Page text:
The facade of India Art Fair, always a point of interest, will be by Anushka Mahapatra –– an artist that the fair selected through an open call led in partnership with Artdemic and The Gujral Foundation. The fair continues its partnership with German auto major BMW, now in the sixth year of partnership. A new joint initiative is the launch of the ‘The Future is Born of Art’ Commission. The commission will give a young Indian artist the opportunity to design a car wrap for the iX — BMW’s first and fully electric car in India.

Asokan also has other plans to expand the IAF’s footprint. “Now and going forward, I am keen to expand the fair’s footprint in India through new public projects and pop-ups, as well as tapping into new audiences through creative commissions and collaborations outside of the pure visual arts, such as design, architecture, film, and fashion.”

Impact on art mart

Given the negative impact of Covid on the larger economy, and especially on discretionary spends such as art, reports are contradictory on the health of the art market.  Asokan says that, undeterred by Covid-19 and market volatility, 2020-21 has been the strongest sales year in the history of Indian art auctions. “There was a recorded 57 per cent increase from the previous fiscal year sales, including a 1961 abstract work by V.S. Gaitonde, which fetched almost Rs40 crore ($5.5 million) at Saffronart’s sale in March 2021, a global record for an Indian artist at auction.”

“We also saw a noteworthy increase in online sales owing to new gallery-led collaborative initiatives, such as South-South, InTouch and TAP India, as well as artist-led open source initiatives such as Art Chain India,” remarks Asokan. “The move online has led to greater price transparency as well as visibility of Indian art and artists amongst new millennial collectors who will be instrumental in shaping the art market of the future. Offline, there’s been a rise in Art Weekends which are key to engaging local artists and audiences, starting from the Mumbai Gallery Weekend, Delhi Contemporary Art Week, Delhi Art Week to the recently announced Kochi Art Week.”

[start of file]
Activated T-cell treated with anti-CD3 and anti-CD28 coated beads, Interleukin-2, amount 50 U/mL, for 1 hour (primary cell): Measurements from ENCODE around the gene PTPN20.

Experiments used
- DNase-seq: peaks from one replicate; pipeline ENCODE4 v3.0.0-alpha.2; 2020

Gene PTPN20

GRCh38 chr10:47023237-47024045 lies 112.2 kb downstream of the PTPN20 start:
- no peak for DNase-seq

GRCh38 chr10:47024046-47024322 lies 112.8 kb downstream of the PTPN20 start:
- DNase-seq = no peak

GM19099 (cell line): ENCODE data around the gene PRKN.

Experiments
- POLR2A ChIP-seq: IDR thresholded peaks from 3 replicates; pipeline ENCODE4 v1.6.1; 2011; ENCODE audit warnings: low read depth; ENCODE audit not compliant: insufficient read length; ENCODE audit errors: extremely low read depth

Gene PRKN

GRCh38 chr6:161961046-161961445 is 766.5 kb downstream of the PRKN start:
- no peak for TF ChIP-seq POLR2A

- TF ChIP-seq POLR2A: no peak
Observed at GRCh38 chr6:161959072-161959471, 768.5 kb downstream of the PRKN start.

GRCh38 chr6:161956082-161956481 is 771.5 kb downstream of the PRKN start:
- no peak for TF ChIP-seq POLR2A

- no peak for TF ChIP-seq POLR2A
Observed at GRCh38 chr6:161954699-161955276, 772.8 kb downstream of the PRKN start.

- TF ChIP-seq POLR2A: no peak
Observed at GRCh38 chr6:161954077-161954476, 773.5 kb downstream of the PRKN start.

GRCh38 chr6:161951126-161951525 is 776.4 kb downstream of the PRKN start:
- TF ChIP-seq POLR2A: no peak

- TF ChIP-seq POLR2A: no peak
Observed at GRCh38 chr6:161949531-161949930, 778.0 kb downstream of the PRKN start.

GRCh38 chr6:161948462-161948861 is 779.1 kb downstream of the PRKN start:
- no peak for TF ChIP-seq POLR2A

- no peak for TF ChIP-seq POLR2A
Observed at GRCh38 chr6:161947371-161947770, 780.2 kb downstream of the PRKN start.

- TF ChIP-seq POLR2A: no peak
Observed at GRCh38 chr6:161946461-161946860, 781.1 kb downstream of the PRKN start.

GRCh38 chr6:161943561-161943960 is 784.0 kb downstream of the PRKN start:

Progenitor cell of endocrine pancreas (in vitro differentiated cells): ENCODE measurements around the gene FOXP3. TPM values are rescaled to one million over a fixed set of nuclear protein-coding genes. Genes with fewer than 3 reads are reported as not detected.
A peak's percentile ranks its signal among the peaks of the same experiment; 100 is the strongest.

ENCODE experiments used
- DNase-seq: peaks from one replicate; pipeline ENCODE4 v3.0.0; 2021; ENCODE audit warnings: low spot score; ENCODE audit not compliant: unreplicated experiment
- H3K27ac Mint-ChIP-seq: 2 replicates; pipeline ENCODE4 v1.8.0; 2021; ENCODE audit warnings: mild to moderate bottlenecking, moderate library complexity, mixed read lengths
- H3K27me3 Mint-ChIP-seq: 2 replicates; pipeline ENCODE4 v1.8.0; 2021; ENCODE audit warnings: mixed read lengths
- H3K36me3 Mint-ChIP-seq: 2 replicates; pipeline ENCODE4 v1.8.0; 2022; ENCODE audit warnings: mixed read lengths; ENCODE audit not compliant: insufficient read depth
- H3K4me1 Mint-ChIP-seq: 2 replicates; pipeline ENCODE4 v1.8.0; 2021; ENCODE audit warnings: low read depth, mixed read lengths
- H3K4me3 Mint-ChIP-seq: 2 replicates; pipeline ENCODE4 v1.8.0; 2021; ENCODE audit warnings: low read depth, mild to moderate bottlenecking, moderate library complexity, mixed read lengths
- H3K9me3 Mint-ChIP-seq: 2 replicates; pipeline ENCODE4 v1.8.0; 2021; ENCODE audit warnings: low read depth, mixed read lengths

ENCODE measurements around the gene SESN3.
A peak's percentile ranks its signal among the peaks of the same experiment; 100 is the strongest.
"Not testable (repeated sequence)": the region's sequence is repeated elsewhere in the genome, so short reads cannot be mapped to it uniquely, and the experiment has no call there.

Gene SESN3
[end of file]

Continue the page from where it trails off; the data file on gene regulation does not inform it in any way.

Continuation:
“Additionally, it has been incredible to see new galleries popping up across the country, which is a clear sign of growing interest in art, including in cities outside the traditional centres of Delhi and Mumbai. In 2022, we are proud to welcome new gallery participants including Vida Heydari Contemporary (Pune), Frangipani Art Gallery (Ahmedabad), Gallery Art Exposure (Kolkata), APRE Art House (Mumbai), Art Incept (Gurugram/ New Delhi) and Terrain.Art (New Delhi), amongst others. Overall, India’s art market is dynamic with strong domestic demand, with the forthcoming edition of India Art Fair poised to reassert India’s position in the global contemporary art map.”

Of course, health precautions are mandatory. “Our aim is to ensure the fair is as safe and inclusive as possible,” affirms Asokan. “We are going above and beyond government-mandated protocols, and will have strict measures in place to ensure a safe running of the fair, including limiting the daily visitor capacity and footfall at the fair venue. We have also enforced mandatory vaccination for everyone who is 18 and over – a rule that’s applicable for all our visitors and participants. Without proof of vaccination, you will not be granted entry into the fair.”